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What happens to vowels and consonants when we speak faster?

Wood, Sidney A J LU (1973) In Working papers, Phonetics Laboratory, Department of General Linguistics, Lund University
Abstract
The subjects of this article are Kozhevnikov and Chistovitch's finding regarding the constancy of relative syllable durations and the inconstancy of relative speech sound durations for different rates of speech, and their proposal that vowels are elided because the necessary minimum duration of a consonant consumes all the time that happens to have been assigned to the syllable.



The relative consonant durations of seven informants (six languages) varied with speaking rate but mostly not as predicted by Kozhevnikov and Chistovitch. Instead of rising continuously at faster rates, the relative consonantal durations decreased again. The variation was so small, however, that a linear model, assuming a constant consonatal... (More)
The subjects of this article are Kozhevnikov and Chistovitch's finding regarding the constancy of relative syllable durations and the inconstancy of relative speech sound durations for different rates of speech, and their proposal that vowels are elided because the necessary minimum duration of a consonant consumes all the time that happens to have been assigned to the syllable.



The relative consonant durations of seven informants (six languages) varied with speaking rate but mostly not as predicted by Kozhevnikov and Chistovitch. Instead of rising continuously at faster rates, the relative consonantal durations decreased again. The variation was so small, however, that a linear model, assuming a constant consonatal proportion, provided an excellent approximation to the results. A spot check on the syllables in two selected words in the German sample revealed that the relative syllable durations were not less variable than the relative consonant durations there.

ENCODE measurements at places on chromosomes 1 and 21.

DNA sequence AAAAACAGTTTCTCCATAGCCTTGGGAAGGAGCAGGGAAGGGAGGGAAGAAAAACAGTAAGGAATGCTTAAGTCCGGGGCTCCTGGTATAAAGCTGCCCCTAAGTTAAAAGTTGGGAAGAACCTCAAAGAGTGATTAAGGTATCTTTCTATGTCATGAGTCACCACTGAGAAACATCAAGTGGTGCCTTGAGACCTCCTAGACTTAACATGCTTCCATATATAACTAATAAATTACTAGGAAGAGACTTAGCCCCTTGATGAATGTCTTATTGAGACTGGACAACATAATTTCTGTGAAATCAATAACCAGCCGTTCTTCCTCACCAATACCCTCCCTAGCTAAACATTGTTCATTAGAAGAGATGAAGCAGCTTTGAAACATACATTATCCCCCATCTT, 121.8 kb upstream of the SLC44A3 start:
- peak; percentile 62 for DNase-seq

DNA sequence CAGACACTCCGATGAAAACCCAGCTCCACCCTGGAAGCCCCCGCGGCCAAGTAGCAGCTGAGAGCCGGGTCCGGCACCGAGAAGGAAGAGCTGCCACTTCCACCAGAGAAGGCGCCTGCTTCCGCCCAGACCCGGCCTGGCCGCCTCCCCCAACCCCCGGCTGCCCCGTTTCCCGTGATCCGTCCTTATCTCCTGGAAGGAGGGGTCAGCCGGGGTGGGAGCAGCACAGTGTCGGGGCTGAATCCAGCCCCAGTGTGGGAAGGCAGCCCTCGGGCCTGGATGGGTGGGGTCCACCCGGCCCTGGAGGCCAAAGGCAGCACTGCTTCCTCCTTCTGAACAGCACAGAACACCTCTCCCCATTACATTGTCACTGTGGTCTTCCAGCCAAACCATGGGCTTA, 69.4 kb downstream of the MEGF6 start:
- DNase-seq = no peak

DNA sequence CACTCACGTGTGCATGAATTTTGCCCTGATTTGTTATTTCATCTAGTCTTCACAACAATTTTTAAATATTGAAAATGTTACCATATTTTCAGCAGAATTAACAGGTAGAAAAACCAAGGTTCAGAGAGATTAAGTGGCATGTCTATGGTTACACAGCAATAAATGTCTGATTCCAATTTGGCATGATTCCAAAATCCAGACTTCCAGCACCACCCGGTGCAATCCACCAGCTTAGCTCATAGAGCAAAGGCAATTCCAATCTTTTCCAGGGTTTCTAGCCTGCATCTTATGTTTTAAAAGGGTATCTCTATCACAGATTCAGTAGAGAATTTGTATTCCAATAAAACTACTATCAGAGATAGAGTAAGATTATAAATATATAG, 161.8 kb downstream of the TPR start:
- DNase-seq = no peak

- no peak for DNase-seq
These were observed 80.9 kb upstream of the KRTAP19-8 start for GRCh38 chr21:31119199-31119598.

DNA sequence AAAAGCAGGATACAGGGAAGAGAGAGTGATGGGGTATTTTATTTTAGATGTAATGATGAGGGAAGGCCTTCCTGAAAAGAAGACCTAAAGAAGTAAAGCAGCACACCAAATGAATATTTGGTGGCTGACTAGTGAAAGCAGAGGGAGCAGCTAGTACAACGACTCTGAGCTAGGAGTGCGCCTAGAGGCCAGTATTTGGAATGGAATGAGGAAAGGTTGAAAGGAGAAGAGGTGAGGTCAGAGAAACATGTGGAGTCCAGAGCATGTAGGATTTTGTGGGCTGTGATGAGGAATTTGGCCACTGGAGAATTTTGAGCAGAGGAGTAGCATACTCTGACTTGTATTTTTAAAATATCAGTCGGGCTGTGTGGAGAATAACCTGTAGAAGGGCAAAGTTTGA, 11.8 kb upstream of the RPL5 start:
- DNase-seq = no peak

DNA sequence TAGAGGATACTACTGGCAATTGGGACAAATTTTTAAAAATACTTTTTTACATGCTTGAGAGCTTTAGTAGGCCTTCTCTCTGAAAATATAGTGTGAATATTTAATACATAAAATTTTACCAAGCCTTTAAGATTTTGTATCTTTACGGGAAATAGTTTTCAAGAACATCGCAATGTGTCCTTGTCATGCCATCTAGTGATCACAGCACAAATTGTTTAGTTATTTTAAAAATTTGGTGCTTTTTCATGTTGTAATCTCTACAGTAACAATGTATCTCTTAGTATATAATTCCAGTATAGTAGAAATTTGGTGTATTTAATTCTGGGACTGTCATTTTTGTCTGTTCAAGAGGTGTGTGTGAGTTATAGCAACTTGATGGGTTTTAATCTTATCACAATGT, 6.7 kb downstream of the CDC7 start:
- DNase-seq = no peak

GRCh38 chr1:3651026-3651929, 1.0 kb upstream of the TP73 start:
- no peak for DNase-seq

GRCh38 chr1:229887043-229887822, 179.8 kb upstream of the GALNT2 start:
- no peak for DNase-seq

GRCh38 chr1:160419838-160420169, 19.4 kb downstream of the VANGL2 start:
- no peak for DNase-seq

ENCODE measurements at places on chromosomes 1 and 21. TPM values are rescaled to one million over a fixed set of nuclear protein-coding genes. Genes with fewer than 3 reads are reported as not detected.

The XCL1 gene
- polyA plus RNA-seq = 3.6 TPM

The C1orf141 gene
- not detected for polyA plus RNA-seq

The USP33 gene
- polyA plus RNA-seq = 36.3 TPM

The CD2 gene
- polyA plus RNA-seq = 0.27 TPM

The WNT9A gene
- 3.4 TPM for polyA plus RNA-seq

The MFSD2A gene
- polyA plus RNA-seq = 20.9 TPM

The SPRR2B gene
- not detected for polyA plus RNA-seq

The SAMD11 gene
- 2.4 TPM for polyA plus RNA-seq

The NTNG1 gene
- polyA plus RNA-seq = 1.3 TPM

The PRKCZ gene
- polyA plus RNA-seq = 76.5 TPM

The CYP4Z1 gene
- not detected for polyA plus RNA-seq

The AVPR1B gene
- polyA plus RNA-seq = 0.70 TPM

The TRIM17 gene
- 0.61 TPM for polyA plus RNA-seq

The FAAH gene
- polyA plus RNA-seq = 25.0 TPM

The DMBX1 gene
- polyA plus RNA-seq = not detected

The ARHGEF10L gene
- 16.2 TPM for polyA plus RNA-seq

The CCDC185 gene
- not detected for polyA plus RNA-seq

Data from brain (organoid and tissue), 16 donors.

Several problems and difficulties related to speech production are discussed in general terms. Are segments squeezed out when temporally constrained, or are they deliberately omitted? If segments or gestures are suppressed during production, does this occur peripherally (in the vocal tract) or centrally (in the brain)? It is concluded that most examples of segment synkope and syllable contraction in everyday speech are regular and habitual and are not necessarily caused by increasing speaking rate, although their occurrence has the effect of accelerating the message. (Less)
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organization
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type
Working Paper
publication status
published
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in
Working papers, Phonetics Laboratory, Department of General Linguistics, Lund University
ISSN
0348-4831
language
English
LU publication?
yes
id
b88414ab-74c3-4d2f-8195-f0964fddb360 (old id 529460)
date added to LUP
2007-09-28 07:47:35
date last changed
2016-04-16 06:16:25
@misc{b88414ab-74c3-4d2f-8195-f0964fddb360,
  abstract     = {The subjects of this article are Kozhevnikov and Chistovitch's finding regarding the constancy of relative syllable durations and the inconstancy of relative speech sound durations for different rates of speech, and their proposal that vowels are elided because the necessary minimum duration of a consonant consumes all the time that happens to have been assigned to the syllable.<br/><br>
<br/><br>
The relative consonant durations of seven informants (six languages) varied with speaking rate but mostly not as predicted by Kozhevnikov and Chistovitch. Instead of rising continuously at faster rates, the relative consonantal durations decreased again. The variation was so small, however, that a linear model, assuming a constant consonatal proportion, provided an excellent approximation to the results. A spot check on the syllables in two selected words in the German sample revealed that the relative syllable durations were not less variable than the relative consonant durations there.<br/><br>
<br/><br>
Several problems and difficulties related to speech production are discussed in general terms. Are segments squeezed out when temporally constrained, or are they deliberately omitted? If segments or gestures are suppressed during production, does this occur peripherally (in the vocal tract) or centrally (in the brain)? It is concluded that most examples of segment synkope and syllable contraction in everyday speech are regular and habitual and are not necessarily caused by increasing speaking rate, although their occurrence has the effect of accelerating the message.},
  author       = {Wood, Sidney A J},
  issn         = {0348-4831},
  language     = {eng},
  series       = {Working papers, Phonetics Laboratory, Department of General Linguistics, Lund University},
  title        = {What happens to vowels and consonants when we speak faster?},
  year         = {1973},
}